Mongolia, Shakyamuni (4)

17th century, (Mongolia), Shakyamuni, gilt bronze, private collection, photo by Polyauction https://www.polyauction.com.hk.

17th century, (Mongolia), Shakyamuni, gilt bronze, private collection, photo by Polyauction https://www.polyauction.com.hk.

On these two images the historical buddha is seated on a tall lotus base typical of the Zanabazar school, holding a begging bowl in his left hand and ‘calling Earth to witness’ with the other. His robe is decorated with a broad incised border, and a piece of the garment is folded elegantly in a swallow tail shape over his left shoulder while an extremity of the cloth forms an elegant triangular shape on the other side.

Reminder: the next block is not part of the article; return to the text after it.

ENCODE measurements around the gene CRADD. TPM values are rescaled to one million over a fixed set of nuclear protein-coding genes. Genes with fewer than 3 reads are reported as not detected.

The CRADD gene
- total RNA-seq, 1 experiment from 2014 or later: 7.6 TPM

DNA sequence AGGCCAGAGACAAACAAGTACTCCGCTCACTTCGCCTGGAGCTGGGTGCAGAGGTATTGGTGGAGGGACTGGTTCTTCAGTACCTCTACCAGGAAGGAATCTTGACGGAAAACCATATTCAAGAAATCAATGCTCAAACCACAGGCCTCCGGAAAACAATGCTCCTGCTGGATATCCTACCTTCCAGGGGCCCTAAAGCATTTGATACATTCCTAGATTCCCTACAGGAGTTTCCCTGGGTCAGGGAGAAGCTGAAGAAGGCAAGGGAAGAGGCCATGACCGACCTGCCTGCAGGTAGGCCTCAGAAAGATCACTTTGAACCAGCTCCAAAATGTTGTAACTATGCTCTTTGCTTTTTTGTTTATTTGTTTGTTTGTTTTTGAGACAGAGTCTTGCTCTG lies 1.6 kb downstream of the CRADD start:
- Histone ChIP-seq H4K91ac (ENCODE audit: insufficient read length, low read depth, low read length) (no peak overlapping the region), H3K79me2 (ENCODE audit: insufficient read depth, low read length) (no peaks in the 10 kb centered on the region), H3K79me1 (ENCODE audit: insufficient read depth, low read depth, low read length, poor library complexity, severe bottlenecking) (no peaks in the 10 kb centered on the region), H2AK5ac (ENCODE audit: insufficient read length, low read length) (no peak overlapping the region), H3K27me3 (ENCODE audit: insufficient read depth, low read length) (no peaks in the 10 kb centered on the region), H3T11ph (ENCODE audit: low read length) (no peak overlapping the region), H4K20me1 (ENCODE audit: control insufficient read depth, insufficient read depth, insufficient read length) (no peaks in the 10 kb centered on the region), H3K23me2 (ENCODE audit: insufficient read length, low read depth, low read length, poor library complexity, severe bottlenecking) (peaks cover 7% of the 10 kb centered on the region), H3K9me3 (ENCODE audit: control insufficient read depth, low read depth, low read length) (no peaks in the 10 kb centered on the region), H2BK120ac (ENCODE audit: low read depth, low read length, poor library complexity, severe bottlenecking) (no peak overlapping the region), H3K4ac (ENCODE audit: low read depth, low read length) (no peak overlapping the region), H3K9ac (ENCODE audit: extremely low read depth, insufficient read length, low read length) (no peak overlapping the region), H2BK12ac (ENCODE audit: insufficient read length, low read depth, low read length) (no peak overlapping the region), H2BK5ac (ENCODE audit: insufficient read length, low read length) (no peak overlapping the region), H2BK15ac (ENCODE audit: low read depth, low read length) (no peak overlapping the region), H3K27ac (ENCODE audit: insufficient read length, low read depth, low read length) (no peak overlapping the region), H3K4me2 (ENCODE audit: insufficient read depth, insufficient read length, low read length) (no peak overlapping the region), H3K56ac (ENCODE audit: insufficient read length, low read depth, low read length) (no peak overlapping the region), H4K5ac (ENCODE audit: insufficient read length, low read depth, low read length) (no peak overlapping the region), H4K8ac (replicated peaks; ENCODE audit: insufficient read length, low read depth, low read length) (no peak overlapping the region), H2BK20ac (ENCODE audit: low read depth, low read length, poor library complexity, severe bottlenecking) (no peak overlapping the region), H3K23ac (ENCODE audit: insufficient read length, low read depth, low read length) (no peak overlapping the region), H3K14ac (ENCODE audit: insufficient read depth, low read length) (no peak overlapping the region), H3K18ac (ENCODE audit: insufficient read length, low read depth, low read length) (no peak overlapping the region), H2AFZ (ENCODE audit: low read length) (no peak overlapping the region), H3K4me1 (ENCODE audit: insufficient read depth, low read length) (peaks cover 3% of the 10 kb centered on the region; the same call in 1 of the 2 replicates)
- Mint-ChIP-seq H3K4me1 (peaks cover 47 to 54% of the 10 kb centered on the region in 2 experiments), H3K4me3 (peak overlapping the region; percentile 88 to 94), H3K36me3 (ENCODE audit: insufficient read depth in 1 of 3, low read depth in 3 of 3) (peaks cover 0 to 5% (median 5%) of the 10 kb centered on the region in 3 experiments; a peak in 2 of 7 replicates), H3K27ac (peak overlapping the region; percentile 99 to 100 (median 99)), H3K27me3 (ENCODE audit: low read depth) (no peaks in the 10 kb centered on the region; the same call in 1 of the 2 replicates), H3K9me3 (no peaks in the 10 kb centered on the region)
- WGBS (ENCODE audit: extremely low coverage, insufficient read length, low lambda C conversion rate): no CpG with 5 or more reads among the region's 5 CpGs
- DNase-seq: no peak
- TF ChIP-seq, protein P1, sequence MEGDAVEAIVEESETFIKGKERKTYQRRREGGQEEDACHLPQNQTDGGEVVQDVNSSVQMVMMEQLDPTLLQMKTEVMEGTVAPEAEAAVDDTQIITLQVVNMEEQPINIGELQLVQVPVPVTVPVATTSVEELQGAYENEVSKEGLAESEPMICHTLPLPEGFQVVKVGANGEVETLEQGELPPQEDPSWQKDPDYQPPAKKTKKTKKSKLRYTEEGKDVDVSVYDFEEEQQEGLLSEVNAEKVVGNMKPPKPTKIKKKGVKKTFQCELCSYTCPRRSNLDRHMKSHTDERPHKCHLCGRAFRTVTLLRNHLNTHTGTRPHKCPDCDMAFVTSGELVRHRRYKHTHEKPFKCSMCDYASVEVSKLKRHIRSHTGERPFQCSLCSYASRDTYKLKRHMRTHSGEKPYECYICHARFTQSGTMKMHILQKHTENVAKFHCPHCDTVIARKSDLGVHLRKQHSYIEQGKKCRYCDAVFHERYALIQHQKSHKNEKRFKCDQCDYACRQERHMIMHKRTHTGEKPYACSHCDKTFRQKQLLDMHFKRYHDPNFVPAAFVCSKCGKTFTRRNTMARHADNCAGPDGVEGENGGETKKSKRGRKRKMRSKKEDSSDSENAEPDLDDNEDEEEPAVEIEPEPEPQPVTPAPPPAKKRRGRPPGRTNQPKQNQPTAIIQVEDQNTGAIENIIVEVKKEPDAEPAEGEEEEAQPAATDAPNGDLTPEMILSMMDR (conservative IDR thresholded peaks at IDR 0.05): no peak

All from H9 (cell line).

17th-18th century, Mongolia, Shakyamuni, parcel-gilt bronze, private collection, photo by Cambi Casa d’Aste https://www.cambiaste.com.

Parcel-gilt Mongolian works are rare. In this instance, the gilding has been applied to the garments of the buddha and the lotus base while the hair and facial features have been painted with pigments.

17th-18th century, Mongolia, Shakyamuni, gilt bronze, private collection, photo by Christie’s https://www.christies.com.

A variant, with both hands supporting the bowl (only the wheels on the sole of his feet distinguish him from Amitabha).

17th century, (Mongolia), Shakyamuni, gilt bronze, private collection, photo by Polyauction.

The artist who created this work was inspired by the style of Zanabazar but the end result is quite different, especially the lotus base and the body proportions.

17th-18th century, Mongolia, Shakyamuni, gilt copper alloy, school of Zanabazar, private collection, photo by Christie’s https://www.christies.com/lotfinder/Lot/a-gilt-bronze-figure-of-buddha-mongolia-5977946-details.aspx.